I’m going to end up making another comparison to ×××HOLiC, if only because I find myself slightly preferring that series over this one. Not because Tsubasa fails in any major way: it’s perfectly competent in its storytelling and good fun to watch. But it’s also that much more lockstep and, well … straightlaced. It doesn’t exude the same perverse fascination with human fallibility that seemed to be lurking around every corner in ×××HOLiC, which was what drew me to that show. With ×××HOLiC I was happy to have my feelings about what was going on constantly proven wrong; Tsubasa, I watched with the feeling that all too often my expectations were being proven right.
The English dub’s a good, solid effort by a cast that’s proven themselves on many other FUNimation titles. Solid enough, in fact, that I started with English on and left it there for most of the show, only switching back intermittently for the sake of comparison. I especially liked Chris Sabat as an appropriately gritty Kurogane, and Vic Mignogna doing an appropriately ethereal turn as Fay. (Colleen Clinkenbeard reprises her role from ×××HOLiC as Yūko, naturally.) And Monica Rial, growing more versatile with time rather than less (as is the case with some voice actors), gives us an endearing Sakura. (I’m still getting over her 100%-against-type casting in Burst Angel, I think.)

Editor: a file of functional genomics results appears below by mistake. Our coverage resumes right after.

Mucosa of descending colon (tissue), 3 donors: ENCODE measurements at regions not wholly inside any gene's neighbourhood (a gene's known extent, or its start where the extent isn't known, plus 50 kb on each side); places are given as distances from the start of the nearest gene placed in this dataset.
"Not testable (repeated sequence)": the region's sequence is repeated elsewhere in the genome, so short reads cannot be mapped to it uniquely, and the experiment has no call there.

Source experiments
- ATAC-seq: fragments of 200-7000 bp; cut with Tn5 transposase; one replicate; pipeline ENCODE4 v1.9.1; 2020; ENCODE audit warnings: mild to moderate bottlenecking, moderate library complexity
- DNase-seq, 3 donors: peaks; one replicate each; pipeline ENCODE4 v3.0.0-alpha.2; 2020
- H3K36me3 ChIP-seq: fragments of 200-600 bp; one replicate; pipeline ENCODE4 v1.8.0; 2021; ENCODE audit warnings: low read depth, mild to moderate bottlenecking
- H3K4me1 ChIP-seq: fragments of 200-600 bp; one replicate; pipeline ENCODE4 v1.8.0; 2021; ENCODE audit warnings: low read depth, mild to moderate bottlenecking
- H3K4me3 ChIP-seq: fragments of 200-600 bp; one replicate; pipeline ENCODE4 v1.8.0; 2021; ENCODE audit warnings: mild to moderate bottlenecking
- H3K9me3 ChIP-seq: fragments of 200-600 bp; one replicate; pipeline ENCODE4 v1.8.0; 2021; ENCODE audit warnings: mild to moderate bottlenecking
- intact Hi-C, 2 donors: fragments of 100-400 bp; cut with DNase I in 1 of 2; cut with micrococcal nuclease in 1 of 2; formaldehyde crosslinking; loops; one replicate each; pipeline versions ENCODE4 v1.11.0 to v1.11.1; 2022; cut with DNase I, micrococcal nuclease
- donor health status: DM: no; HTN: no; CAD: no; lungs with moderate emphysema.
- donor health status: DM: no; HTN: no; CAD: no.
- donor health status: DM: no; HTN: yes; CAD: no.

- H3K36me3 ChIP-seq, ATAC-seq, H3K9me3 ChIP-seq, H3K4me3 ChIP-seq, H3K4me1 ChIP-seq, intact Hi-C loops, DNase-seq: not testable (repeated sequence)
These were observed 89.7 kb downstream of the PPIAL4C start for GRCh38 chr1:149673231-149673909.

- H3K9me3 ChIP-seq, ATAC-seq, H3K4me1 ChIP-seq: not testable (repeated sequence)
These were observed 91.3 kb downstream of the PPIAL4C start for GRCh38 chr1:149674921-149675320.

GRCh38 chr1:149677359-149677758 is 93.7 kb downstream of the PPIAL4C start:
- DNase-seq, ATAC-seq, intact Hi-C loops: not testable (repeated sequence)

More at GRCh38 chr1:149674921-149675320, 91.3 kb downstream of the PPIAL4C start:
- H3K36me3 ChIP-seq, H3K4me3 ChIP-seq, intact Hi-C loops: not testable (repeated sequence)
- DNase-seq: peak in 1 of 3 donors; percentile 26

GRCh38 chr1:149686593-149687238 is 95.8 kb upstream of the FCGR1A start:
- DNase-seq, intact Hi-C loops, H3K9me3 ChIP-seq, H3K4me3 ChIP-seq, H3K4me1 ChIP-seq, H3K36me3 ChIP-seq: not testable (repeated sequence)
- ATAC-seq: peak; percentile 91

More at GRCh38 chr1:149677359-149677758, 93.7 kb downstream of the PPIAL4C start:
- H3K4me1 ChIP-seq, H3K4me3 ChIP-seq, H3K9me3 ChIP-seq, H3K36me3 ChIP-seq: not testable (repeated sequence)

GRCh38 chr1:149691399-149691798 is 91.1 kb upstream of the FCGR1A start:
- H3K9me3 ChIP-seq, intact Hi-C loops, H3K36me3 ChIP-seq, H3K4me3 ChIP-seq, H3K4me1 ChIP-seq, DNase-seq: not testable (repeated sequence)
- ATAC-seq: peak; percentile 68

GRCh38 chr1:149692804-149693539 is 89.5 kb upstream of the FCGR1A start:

So far, anime on Blu-ray has been a bit of a mixed bag—proof that it’s the materials, not the medium itself, that make the title. I had doubts about the quality of Burst Angel (both the picture quality and the series itself) but Tsubasa is a sight better in many respects. None of it looks suspiciously upsampled or enhanced, although it still doesn’t quite have the awe-inspiring level of detail one would get from an Akira or Wings of Honneamise. Part of that is, I suspect, the simple fact that titles produced for TV are designed to look good on a smaller screen and have that much less detail in any given frame. That said, with TVs getting bigger (and higher in resolution), this rule is bound to be incrementally relaxed, and it’s already possible to see this taking hold in a show like Tsubasa.